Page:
2 cases of bedbugs found at IPS elementary school

(WISH Photo)

INDIANAPOLIS (WISH) — Indianapolis Public Schools officials have confirmed two cases of bedbugs at Charles Warren Fairbanks Elementary School, but parents there say the school never notified them.

Parents first notified 24-Hour News 8 Friday morning, saying teachers at the school were putting their children’s backpacks and coats in plastic bags to stop the spread of bedbugs.

24-Hour News 8 contacted several parents, including one who has kept her son home from school for the past two days because of the problem. She said she was never notified of the problem, but IPS claims a note was sent home with students explaining that bedbugs had been located in the school. That mother says she will continue to keep her son home until the issue is resolved.

Local mother Morrissa Prunty’s children attend the Boys and Girls Club with students from School 105, and she said that’s how she found about the problem.

“I went to pick them up and they told us that all the kids from 105 had this issue with the bedbugs, so they had their coats and book bags and everything in a plastic bag,” Prunty said outside of School 105. “I started itching when I heard about it — it made me want to make sure that my kids didn’t have it and wash everything they had.”

IPS said a letter was sent home with students earlier this week explaining that bedbugs had been located in two cases in the school.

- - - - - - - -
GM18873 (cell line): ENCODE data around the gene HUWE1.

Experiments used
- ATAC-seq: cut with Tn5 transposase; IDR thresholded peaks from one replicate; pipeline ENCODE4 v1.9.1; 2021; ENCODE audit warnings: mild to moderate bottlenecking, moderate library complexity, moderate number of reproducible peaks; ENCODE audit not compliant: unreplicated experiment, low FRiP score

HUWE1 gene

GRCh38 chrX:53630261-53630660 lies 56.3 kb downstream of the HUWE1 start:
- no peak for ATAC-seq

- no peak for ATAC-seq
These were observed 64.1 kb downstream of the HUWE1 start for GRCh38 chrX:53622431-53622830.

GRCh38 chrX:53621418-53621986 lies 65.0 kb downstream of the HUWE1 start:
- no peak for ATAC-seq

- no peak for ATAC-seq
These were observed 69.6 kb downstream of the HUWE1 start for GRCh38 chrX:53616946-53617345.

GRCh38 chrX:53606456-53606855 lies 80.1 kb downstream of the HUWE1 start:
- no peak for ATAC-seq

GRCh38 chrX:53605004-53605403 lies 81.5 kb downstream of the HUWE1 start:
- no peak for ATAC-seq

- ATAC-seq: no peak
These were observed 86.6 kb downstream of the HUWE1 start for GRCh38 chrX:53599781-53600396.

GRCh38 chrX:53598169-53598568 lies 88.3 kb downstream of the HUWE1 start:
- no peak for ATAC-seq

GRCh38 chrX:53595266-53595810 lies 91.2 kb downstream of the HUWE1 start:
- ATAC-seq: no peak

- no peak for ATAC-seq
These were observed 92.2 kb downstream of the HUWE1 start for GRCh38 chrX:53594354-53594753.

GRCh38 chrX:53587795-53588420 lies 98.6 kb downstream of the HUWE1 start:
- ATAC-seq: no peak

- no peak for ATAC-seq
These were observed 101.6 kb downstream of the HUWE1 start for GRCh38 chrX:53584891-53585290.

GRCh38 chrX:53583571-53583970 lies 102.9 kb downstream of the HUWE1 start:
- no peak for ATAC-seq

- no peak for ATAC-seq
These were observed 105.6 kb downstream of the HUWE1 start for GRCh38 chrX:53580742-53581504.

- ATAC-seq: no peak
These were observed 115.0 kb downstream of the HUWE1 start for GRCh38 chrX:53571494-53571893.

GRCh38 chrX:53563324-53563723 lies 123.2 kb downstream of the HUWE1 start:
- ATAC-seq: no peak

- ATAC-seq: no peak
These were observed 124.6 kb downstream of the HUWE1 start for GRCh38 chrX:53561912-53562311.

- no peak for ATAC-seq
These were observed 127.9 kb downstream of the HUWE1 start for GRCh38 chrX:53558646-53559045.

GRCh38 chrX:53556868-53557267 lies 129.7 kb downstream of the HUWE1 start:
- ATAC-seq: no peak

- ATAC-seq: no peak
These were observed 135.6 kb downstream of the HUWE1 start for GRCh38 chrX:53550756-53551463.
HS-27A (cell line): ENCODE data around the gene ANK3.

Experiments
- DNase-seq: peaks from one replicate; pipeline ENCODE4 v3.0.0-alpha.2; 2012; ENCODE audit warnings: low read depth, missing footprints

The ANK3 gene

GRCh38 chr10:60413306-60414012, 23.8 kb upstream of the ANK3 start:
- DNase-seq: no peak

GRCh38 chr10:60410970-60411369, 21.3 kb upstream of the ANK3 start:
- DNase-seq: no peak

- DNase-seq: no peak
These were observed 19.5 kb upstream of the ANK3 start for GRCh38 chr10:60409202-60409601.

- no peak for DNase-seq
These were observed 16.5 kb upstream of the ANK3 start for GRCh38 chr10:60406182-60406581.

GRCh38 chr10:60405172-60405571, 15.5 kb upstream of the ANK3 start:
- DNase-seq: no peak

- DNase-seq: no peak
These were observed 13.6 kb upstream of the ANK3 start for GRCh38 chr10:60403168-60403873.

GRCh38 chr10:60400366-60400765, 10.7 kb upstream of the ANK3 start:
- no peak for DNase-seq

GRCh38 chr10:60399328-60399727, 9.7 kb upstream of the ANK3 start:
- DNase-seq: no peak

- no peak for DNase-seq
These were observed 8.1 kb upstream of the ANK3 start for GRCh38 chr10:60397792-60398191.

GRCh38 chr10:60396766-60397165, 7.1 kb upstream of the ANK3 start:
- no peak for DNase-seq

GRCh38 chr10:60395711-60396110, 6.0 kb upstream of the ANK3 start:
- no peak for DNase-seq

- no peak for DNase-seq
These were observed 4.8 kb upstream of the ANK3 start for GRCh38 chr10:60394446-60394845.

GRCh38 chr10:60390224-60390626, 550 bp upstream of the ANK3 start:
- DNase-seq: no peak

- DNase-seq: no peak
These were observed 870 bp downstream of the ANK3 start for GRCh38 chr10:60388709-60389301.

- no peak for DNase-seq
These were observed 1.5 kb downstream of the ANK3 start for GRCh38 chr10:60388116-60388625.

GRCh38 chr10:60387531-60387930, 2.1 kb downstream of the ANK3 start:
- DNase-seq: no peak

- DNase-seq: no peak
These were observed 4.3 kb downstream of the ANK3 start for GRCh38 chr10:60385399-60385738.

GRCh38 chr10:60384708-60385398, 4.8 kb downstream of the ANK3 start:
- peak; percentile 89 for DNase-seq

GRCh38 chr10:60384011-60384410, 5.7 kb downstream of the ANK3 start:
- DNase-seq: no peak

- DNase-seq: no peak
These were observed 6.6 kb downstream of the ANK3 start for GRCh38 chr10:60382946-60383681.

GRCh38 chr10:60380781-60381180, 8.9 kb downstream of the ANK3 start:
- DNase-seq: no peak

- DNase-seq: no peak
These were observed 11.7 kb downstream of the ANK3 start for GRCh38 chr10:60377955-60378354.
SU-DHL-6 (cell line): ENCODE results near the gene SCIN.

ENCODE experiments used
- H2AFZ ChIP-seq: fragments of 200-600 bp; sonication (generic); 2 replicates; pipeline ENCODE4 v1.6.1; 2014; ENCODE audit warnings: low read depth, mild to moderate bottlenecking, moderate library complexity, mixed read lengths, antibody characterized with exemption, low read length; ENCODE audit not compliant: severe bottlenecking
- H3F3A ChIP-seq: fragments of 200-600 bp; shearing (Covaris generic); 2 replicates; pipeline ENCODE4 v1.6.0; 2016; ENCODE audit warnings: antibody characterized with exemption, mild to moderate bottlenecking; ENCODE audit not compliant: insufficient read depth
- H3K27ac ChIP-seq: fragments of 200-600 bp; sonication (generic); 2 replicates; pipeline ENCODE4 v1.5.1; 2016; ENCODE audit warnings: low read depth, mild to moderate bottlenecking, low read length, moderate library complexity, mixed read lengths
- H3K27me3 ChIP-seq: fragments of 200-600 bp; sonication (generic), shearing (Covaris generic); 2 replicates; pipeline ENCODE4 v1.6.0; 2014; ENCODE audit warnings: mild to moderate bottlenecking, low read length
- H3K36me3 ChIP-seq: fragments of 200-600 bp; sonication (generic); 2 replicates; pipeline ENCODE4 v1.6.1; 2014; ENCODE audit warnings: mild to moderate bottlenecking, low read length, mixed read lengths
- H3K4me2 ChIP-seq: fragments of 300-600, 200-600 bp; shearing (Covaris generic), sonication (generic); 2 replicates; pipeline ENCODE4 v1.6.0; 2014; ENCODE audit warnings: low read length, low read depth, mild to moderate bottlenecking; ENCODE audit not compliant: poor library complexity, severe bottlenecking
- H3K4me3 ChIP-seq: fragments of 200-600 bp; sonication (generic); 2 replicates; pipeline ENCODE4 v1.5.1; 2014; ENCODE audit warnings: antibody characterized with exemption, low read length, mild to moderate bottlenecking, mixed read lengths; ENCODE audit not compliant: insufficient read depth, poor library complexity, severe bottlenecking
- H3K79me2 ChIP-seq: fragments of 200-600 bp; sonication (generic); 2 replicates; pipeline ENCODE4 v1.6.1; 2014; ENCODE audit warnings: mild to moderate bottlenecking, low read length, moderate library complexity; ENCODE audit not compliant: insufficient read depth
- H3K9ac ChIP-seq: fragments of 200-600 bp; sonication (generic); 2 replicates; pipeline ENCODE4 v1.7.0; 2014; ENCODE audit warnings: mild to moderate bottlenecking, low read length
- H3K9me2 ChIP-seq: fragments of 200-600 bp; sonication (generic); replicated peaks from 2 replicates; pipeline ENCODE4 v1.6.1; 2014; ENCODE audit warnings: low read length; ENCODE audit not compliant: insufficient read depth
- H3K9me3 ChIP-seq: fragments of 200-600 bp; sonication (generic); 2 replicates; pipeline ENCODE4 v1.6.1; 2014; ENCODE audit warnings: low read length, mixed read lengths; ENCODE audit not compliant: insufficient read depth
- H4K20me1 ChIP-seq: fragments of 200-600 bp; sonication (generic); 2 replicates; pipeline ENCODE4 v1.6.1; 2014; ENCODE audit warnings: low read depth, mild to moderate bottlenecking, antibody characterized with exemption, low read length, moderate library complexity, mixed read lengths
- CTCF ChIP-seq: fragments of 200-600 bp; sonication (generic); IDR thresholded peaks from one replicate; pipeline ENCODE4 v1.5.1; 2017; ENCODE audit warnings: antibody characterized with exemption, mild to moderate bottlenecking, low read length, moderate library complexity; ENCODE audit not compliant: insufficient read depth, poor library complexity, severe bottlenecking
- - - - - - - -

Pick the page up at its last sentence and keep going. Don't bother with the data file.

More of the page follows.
The district released this statement Friday afternoon:

Indianapolis Public Schools is aware of two occurrences of bed bugs found at Charles W. Fairbanks School 105. The school has thoroughly cleaned the involved classrooms following the Marion County Health Department guidelines and protocols and families have been notified. No additional bugs have been identified since that cleaning. Parents were notified. We will continue to monitor the situation and respond accordingly.”

IPS Spokeswoman Carrie Black told 24-Hour News 8 they are going to notify the parents again — this time via email — and include a fact sheet about bedbugs.

Dan Miles, president and CEO of Total Exterminating Company in Indianapolis, said bedbugs are fairly common in elementary schools because kids tend to bring them in from home on items such as backpacks or coats. He also said parents at the school don’t need to panic.

“The possibility of getting bedbugs from another child that goes to the same school are slim to none,” Miles said. “They almost have to have contact with whatever they’re bringing in.”

Miles said bedbugs do not cause any diseases, but they can cause an allergic reaction for some people. He said if parents are paranoid about children bringing bedbugs home, there are some precautionary measures that can be taken.

“They can put the child’s backpack in a plastic bag when they come home at night, and make sure that they don’t put their backpack on the foot of their bed, or anywhere close to their bedroom. Put it in a different room,” Miles said. “That would help tremendously.”

Miles said in order to exterminate bed bugs in a house an extermination team would heat the house to 120 degrees and maintain that for four to six hours. For a school, he recommends deep cleaning and a chemical spray or dry ice treatment. If that gets right to the bugs, Miles says it’ll take just a few hours to make the area bedbug-free.